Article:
As the Design Biennial returns to Istanbul for its second edition, the capital of Turkish culture is hosting a glut of projects selected by this year's appointed head, Zoë Ryan. The chair and curator of the Art Institute of Chicago has worked with associate curator Meredith Carruthers on the six-week event, held over five floors of the Galata Greek Primary School and at several locations across the city.
Ryan's curatorial starting point was a statement made by French poet Paul Valéry in 1937 – 'The future is not what it used to be' – which she found just as relevant today as 80 years ago. But her inspiration wasn't only borne from the significance of time; geography played a role. 'The city is going through a deep transformation,' says the British-born curator, 'so it is fitting to be here talking about the future and the changing of ideas.' What attracts her to design biennials, she explains, is their nature to look at the future, a concept borrowed from art biennials. The fact that they are detached from institutions and run independently allows for a proper collision and exchange of ideas.
To answer Ryan's question – 'What is the future now?' – her showcase develops through four departments, inspired by academies and retail spaces. It is intended to be a personal and physical journey through the building. The circulation system, devised by Istanbul design agency Superpool in collaboration with Project Projects, guides visitors through the departments in a crescendo of complex ideas and solutions.
The journey through the neo-classical building starts with the Personal Department, an overview of everyday issues pertinent to our personal lives. Further up, the Norms and Standards Department includes a series of projects questioning the status quo, inviting visitors to rethink daily rituals. Perhaps the most enticing of the four departments, it allows visitors to interact with a variety of installations, from a punching print machine to a nap room.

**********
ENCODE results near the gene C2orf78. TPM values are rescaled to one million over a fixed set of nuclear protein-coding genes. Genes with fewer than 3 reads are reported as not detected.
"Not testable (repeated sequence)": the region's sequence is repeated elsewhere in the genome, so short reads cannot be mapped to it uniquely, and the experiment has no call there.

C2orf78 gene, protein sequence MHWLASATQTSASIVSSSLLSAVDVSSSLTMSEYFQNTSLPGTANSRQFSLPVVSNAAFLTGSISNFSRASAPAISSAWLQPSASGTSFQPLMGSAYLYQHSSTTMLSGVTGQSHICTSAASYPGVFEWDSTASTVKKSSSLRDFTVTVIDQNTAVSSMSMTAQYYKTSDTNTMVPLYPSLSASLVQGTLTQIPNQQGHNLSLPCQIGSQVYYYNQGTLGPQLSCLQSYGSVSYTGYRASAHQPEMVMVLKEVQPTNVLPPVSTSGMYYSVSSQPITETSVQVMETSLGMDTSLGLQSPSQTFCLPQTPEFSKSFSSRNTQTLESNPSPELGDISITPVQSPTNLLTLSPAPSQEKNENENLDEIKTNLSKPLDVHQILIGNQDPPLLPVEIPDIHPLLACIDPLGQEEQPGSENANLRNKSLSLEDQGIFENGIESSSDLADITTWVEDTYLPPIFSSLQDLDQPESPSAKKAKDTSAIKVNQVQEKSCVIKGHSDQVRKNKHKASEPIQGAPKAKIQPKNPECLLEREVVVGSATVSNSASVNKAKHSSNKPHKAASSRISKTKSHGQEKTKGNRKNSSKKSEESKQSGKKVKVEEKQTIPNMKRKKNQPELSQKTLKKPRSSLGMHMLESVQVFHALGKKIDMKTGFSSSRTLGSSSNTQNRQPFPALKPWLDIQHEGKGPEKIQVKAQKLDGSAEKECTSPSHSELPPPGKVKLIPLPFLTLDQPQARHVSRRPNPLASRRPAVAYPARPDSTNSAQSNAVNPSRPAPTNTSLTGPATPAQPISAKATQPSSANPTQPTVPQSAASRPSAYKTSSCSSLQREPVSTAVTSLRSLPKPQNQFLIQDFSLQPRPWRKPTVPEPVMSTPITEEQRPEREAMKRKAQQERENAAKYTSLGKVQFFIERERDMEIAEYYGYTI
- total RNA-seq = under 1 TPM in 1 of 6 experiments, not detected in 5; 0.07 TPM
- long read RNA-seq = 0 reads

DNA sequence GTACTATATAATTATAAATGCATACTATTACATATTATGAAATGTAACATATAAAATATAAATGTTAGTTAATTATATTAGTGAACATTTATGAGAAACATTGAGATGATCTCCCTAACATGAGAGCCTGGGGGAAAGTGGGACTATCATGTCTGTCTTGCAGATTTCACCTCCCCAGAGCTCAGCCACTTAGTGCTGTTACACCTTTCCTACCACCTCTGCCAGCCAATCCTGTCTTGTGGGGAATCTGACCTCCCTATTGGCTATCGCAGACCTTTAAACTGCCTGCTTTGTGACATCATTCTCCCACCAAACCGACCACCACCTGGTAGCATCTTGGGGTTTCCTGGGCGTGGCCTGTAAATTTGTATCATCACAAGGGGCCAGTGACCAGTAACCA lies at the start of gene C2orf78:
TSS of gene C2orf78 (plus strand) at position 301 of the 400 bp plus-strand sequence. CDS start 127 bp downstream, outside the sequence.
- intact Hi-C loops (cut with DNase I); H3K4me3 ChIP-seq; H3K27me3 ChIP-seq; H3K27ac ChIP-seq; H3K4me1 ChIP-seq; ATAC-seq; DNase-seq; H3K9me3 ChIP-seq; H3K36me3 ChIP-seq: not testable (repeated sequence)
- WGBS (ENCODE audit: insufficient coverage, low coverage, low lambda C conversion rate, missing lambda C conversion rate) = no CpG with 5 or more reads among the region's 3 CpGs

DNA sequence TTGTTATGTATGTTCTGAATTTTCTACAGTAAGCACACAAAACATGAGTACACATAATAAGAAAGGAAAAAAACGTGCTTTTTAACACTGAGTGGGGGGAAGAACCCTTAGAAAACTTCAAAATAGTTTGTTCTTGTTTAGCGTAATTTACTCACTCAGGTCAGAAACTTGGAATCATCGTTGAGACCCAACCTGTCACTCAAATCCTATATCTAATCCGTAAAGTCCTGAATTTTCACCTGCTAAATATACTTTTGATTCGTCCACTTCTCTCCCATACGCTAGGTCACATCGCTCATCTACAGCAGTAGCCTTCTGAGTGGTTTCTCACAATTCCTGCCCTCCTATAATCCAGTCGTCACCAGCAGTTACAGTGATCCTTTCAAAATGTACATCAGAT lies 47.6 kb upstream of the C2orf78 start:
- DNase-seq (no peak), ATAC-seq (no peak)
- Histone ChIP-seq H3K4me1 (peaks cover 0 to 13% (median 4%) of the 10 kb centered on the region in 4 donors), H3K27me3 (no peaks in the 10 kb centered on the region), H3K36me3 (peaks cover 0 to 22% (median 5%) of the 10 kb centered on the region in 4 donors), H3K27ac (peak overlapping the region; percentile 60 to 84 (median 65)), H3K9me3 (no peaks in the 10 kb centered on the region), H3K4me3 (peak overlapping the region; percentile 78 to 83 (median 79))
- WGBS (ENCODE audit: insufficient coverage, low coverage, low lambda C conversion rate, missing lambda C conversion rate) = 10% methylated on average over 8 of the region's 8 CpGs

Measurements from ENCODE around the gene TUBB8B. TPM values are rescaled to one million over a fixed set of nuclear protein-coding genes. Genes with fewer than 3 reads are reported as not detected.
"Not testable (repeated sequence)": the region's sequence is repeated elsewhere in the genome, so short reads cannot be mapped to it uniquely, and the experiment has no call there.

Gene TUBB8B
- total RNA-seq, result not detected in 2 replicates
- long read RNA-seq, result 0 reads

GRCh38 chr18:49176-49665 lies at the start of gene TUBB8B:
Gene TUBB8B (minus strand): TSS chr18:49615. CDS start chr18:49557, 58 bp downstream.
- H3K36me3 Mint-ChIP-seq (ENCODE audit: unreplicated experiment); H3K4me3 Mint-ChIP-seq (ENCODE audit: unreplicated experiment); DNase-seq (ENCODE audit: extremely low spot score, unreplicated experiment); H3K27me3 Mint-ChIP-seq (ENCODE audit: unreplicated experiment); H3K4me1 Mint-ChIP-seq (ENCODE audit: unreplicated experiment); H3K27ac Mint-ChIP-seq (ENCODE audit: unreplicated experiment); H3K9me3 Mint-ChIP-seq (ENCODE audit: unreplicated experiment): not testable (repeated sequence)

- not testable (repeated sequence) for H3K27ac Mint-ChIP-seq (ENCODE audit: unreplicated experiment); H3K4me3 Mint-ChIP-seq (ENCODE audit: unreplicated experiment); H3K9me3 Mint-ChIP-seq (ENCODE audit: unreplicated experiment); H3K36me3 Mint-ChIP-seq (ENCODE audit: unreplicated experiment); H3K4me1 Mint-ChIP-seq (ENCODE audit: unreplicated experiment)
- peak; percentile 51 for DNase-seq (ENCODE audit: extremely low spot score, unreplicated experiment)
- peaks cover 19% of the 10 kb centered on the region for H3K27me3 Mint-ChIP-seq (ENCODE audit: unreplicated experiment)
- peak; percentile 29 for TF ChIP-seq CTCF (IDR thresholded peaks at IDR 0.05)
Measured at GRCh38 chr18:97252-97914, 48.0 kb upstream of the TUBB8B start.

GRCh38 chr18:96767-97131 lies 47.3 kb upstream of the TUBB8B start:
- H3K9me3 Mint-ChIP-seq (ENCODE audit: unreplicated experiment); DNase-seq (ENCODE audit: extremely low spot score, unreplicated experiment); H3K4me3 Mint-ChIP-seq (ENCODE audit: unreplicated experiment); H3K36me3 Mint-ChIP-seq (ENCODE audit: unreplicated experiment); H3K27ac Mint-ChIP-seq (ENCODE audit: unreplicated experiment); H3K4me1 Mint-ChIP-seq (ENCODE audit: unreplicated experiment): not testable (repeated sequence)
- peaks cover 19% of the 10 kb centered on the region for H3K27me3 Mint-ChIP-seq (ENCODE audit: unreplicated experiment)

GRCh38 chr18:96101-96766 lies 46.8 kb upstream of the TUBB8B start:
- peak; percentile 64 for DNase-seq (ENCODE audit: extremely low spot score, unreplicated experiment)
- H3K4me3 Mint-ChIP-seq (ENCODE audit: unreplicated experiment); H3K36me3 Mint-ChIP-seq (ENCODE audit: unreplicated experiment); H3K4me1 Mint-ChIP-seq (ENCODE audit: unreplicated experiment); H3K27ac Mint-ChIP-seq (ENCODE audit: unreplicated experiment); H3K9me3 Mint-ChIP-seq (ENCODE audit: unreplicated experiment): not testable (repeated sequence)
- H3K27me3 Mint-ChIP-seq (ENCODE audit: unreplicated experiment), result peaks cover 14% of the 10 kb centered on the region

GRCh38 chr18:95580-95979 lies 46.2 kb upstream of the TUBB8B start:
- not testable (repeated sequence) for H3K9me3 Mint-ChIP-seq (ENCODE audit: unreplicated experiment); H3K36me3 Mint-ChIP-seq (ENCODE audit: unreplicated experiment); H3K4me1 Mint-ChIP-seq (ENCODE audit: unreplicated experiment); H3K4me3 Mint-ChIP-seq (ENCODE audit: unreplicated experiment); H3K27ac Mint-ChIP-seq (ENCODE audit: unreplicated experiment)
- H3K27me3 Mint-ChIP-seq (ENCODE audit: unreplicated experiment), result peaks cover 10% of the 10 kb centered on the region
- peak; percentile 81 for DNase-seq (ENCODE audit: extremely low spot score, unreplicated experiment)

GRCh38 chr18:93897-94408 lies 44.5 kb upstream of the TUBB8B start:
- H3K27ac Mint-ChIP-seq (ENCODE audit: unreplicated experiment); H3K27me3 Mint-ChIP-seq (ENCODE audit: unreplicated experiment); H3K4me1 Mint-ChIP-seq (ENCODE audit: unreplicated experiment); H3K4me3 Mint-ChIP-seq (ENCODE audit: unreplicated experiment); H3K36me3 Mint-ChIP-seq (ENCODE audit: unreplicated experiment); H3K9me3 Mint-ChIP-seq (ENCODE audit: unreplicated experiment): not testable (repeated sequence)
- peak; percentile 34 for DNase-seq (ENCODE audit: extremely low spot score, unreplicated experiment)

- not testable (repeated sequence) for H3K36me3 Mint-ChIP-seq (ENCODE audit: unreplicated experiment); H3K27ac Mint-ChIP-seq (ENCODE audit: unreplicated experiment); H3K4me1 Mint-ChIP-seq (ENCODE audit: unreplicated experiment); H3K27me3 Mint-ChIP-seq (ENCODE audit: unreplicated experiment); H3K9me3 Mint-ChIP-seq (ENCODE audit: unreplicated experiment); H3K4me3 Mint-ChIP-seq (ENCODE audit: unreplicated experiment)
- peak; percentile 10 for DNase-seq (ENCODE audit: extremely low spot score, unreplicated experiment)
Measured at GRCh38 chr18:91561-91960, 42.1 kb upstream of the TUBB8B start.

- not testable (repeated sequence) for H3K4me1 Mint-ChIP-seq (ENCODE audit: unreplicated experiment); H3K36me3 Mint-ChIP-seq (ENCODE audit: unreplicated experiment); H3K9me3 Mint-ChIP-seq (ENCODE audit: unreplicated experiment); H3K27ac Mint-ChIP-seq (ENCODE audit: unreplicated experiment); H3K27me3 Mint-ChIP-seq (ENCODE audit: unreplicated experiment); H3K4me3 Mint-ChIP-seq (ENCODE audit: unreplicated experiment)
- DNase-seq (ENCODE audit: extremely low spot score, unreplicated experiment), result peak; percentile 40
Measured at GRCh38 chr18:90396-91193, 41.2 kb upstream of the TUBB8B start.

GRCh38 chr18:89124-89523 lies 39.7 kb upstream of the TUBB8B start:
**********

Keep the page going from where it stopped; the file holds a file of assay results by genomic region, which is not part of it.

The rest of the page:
The Resource Department follows with a series of practical installations that explore odors and gastronomy and includes a reading room designed by Istanbul-based duo Can and Asli Altay.
The tour ends with the Civil Relations department, where stronger social themes of architecture, ethics and urban and rural landscapes are explored and illustrated. 'The scope of the biennial is open ended,' says Ryan. 'It is meant to encourage discussion and debate and to understand what's going on in the here and now.'
The city seems to have responded positively to this message, with local galleries partaking in the design fest by exhibiting the best of Turkish and international design. The small apartment-gallery Rodeo dedicated its space to wooden shelves and lights by Cyprus-born, London-based designer Michael Anastassiades.
Nearby at Istanbul '74 is a mind-blowing collection of 3D-printed lamps by Turkish-born, Chicago-based designer Defne Koz. Combining local craftsmanship with design, European initiative Glass is Tomorrow showcases the fruits of a workshop held in Denizli, southwest Turkey, with projects by Autoban and Nigel Coates, among others.